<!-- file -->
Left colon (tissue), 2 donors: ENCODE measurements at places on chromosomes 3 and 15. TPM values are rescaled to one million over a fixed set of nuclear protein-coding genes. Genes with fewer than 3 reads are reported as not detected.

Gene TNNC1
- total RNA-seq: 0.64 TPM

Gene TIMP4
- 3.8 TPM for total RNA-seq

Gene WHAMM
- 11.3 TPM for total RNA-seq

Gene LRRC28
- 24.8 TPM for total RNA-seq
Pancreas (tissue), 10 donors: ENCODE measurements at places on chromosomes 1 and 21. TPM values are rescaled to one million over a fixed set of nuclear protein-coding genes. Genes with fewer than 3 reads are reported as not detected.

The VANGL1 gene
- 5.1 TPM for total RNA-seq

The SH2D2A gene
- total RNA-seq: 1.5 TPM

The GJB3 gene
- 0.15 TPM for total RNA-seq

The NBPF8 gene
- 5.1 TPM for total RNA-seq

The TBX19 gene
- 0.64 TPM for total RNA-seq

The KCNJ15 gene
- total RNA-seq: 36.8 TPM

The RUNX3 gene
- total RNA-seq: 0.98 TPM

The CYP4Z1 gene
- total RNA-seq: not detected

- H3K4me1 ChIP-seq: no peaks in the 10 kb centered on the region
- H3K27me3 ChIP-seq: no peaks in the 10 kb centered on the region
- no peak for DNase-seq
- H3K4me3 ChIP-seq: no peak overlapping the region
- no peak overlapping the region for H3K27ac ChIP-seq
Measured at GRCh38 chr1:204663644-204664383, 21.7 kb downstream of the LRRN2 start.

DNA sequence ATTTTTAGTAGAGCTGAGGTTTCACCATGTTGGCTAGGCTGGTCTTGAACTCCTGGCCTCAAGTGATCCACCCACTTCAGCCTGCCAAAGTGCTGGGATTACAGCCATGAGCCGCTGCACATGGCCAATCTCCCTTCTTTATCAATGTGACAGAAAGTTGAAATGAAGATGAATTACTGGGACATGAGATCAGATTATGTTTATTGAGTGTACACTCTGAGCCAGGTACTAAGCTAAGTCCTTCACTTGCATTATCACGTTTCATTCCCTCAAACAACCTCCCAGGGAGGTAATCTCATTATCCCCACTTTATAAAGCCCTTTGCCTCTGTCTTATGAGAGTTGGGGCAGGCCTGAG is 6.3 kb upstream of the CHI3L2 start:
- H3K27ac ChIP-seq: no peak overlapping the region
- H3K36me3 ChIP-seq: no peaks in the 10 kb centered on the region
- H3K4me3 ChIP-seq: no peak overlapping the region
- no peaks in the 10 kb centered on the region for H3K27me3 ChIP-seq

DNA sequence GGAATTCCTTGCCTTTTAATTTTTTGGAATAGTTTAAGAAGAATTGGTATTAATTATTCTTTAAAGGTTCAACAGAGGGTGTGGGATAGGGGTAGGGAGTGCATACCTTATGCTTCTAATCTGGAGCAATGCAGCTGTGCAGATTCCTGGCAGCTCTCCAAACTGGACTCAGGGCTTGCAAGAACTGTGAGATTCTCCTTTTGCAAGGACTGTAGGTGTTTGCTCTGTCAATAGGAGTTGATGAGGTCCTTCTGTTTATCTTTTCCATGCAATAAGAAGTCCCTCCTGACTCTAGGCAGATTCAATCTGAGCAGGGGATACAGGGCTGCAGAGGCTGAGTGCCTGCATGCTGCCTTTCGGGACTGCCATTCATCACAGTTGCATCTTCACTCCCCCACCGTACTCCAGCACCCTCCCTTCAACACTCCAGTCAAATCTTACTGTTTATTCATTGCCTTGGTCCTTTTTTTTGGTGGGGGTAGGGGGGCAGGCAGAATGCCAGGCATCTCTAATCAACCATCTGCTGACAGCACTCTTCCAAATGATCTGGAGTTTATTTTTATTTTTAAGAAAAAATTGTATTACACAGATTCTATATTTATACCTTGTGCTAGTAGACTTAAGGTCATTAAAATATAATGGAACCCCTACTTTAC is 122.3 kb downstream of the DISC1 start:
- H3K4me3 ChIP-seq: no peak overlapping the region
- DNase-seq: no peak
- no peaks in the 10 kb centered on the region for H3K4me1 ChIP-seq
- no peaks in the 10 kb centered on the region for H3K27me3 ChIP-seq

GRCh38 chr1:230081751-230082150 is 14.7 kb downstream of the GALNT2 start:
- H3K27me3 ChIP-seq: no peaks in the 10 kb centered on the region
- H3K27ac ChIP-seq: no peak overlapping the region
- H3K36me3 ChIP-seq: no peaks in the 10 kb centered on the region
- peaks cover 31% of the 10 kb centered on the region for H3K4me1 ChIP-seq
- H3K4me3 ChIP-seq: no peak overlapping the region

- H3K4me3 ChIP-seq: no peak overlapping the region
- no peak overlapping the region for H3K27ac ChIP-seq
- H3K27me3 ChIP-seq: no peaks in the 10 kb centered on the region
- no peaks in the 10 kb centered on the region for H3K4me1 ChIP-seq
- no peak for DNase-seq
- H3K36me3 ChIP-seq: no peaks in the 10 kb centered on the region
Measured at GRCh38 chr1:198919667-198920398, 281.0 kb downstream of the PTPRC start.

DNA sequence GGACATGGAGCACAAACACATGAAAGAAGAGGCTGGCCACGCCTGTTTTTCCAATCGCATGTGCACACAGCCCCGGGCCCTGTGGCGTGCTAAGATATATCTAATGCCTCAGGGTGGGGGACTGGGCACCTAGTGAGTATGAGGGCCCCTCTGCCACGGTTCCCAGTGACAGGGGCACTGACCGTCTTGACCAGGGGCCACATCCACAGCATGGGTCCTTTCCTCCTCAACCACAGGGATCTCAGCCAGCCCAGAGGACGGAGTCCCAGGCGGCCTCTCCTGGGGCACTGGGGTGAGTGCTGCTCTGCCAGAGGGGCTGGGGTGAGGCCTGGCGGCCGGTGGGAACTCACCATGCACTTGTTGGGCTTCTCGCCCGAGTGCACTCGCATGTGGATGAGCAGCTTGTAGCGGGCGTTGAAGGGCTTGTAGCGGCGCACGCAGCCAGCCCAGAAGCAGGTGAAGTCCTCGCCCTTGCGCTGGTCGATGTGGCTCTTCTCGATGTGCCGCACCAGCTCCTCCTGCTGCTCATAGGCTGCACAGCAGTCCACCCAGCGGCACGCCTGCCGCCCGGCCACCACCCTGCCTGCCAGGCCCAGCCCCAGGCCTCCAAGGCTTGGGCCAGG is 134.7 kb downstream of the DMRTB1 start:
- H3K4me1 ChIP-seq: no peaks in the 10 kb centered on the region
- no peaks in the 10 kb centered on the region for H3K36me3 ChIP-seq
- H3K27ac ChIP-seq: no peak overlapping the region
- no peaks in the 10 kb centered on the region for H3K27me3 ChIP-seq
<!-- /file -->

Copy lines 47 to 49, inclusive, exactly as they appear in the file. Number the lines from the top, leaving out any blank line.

- peaks cover 31% of the 10 kb centered on the region for H3K4me1 ChIP-seq
- H3K4me3 ChIP-seq: no peak overlapping the region

- H3K4me3 ChIP-seq: no peak overlapping the region